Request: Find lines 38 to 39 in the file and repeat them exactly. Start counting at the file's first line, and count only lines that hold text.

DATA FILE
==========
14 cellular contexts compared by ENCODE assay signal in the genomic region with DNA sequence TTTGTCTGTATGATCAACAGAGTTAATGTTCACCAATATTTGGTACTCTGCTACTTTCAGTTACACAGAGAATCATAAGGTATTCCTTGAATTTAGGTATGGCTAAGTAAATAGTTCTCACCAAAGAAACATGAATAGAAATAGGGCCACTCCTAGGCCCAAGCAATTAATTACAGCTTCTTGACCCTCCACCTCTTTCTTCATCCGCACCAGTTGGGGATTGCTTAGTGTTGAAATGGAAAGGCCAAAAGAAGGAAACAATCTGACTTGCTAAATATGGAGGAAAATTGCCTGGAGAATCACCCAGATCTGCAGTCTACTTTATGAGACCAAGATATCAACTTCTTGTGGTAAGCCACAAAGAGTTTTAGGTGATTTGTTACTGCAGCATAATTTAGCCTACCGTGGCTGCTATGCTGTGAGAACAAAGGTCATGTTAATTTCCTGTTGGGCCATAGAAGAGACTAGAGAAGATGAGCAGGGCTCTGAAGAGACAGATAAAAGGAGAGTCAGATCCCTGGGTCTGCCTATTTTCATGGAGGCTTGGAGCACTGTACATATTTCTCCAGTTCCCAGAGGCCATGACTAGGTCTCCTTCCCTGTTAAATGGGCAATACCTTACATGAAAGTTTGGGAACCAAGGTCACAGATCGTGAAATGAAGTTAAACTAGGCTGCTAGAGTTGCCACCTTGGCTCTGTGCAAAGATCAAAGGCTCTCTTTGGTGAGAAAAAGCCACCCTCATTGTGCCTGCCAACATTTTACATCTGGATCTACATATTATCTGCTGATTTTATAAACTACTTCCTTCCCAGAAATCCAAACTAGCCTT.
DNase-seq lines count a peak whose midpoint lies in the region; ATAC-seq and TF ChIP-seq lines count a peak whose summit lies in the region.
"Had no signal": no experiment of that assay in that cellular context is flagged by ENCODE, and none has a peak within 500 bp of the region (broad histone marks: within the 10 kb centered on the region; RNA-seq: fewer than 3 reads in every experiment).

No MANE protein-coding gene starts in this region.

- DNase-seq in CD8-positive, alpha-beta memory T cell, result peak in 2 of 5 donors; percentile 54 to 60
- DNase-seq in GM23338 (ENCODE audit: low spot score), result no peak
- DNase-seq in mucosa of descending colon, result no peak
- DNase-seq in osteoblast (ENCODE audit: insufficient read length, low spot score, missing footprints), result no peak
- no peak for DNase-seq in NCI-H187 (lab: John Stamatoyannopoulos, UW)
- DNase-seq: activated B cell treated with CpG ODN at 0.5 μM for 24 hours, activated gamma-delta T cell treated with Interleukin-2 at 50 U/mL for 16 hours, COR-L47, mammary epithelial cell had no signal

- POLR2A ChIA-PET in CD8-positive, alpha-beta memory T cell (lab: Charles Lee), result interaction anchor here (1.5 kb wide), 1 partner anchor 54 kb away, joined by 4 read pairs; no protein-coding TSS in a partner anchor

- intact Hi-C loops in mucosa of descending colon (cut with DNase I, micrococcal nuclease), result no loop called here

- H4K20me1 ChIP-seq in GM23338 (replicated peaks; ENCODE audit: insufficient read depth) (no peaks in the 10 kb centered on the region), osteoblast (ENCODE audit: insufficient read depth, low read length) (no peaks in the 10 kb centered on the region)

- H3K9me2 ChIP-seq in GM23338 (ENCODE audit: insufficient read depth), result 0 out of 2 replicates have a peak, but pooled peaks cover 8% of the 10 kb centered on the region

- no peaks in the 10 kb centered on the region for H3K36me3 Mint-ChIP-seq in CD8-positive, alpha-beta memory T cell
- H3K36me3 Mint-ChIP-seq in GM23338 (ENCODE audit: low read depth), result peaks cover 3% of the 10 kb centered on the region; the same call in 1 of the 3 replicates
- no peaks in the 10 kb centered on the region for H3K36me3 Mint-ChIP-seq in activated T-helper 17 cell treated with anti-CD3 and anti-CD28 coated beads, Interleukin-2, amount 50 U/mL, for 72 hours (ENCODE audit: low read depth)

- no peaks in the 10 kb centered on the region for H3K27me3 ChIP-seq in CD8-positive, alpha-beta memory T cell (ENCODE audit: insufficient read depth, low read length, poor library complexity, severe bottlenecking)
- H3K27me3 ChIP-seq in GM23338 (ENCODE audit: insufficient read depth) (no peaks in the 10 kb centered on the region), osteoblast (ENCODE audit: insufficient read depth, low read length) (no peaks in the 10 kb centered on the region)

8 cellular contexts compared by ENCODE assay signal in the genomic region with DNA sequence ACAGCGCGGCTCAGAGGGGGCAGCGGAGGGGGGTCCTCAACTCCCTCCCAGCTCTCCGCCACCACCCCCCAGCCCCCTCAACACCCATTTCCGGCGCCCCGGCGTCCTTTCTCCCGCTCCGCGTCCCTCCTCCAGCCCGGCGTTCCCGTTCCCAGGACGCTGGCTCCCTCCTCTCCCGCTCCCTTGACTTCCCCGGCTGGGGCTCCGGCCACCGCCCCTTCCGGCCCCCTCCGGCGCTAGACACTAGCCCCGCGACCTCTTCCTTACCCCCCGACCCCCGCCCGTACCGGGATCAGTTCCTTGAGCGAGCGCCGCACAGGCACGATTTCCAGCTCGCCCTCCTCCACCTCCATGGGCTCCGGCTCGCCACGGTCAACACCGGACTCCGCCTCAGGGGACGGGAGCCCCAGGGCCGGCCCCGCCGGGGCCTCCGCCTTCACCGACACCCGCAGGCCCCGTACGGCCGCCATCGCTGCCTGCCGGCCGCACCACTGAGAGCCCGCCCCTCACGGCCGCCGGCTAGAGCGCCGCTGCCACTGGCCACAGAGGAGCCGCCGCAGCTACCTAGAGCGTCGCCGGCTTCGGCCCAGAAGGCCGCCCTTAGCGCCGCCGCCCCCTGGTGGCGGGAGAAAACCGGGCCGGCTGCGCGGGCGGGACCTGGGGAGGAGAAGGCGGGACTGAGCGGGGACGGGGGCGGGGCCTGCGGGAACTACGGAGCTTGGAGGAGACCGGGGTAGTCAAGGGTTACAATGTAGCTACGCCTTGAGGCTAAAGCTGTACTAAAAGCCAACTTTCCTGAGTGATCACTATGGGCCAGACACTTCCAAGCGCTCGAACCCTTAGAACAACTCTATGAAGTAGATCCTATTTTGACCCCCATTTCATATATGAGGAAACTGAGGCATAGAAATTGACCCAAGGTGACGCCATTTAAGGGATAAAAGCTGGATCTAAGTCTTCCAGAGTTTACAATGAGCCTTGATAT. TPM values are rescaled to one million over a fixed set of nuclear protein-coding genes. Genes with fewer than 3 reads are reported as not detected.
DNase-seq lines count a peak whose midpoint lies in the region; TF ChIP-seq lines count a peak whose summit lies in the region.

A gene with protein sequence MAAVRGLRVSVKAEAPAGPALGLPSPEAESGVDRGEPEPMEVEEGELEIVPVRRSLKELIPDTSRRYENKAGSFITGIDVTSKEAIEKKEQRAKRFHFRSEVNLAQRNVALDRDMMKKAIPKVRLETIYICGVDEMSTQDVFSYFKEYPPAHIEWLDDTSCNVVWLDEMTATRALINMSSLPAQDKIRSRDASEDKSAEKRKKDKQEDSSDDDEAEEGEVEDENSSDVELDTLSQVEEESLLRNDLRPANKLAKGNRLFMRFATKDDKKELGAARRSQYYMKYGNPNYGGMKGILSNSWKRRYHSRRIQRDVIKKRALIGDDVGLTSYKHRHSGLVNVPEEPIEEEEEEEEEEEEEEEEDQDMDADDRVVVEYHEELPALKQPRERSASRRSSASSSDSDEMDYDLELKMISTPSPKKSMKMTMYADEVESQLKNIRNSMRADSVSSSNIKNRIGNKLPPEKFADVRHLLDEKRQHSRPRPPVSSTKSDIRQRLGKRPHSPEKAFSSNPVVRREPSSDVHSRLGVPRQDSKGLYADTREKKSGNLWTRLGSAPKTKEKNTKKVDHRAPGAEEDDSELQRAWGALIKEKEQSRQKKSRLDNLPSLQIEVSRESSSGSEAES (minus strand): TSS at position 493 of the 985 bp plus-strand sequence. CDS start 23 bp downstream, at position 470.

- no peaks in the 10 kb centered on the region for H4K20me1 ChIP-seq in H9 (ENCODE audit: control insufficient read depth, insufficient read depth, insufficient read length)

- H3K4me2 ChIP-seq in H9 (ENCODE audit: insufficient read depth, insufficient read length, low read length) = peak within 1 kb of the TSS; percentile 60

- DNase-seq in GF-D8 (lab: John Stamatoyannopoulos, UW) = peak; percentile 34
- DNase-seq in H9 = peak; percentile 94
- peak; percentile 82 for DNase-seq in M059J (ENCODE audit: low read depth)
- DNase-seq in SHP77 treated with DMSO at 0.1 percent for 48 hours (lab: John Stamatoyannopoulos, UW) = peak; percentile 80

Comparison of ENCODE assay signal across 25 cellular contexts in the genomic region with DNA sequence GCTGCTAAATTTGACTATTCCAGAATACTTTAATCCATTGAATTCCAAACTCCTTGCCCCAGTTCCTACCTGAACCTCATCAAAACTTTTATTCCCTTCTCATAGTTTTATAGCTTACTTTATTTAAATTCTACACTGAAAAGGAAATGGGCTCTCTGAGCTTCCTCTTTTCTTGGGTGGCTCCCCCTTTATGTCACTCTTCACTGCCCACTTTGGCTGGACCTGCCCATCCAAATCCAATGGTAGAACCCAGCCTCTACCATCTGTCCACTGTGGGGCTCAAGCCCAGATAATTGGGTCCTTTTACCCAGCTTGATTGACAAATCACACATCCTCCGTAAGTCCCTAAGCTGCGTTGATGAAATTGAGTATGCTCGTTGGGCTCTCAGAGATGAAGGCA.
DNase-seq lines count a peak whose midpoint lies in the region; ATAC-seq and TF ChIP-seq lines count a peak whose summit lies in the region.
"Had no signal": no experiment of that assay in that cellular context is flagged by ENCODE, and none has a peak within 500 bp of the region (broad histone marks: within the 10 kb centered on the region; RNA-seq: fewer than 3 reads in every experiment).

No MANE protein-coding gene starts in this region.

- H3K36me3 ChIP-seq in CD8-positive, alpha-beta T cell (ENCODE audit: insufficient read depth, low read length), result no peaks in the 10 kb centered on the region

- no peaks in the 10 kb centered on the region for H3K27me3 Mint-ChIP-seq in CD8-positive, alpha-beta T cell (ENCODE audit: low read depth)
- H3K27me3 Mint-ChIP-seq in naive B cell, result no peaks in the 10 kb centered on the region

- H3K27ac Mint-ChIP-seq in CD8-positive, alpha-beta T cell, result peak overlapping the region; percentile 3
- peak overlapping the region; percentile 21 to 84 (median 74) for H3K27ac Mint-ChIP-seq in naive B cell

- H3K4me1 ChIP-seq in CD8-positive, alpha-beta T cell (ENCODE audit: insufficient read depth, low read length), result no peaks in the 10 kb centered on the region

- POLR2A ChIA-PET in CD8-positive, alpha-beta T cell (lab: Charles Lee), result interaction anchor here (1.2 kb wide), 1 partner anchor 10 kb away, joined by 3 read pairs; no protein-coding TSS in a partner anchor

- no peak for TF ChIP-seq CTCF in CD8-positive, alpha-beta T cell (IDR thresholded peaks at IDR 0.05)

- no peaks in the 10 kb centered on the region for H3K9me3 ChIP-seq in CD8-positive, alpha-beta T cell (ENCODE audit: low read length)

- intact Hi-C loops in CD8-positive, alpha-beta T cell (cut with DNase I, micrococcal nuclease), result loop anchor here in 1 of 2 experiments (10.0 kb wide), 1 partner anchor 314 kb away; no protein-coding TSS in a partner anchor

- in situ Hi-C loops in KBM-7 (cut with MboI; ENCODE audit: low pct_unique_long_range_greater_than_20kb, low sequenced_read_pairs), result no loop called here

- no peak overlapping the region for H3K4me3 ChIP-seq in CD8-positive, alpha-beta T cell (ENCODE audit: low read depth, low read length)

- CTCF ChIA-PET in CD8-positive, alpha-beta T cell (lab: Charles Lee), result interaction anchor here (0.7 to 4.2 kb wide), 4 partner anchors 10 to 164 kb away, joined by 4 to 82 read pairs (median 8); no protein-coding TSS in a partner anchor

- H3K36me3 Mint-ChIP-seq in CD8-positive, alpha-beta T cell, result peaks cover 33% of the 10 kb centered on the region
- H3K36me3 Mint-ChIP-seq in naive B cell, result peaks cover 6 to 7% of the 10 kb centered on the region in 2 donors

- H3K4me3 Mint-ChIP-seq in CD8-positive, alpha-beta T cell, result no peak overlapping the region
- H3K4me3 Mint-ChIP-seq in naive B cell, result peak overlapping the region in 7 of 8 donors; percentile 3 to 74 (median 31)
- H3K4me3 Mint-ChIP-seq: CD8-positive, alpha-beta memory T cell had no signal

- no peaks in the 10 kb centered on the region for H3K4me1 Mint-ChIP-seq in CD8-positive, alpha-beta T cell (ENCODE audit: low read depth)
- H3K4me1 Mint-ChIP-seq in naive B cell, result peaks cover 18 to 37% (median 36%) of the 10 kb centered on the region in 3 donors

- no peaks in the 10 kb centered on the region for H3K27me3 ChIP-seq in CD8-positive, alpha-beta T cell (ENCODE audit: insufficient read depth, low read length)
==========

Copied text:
- H3K4me1 ChIP-seq in CD8-positive, alpha-beta T cell (ENCODE audit: insufficient read depth, low read length), result no peaks in the 10 kb centered on the region

- POLR2A ChIA-PET in CD8-positive, alpha-beta T cell (lab: Charles Lee), result interaction anchor here (1.2 kb wide), 1 partner anchor 10 kb away, joined by 3 read pairs; no protein-coding TSS in a partner anchor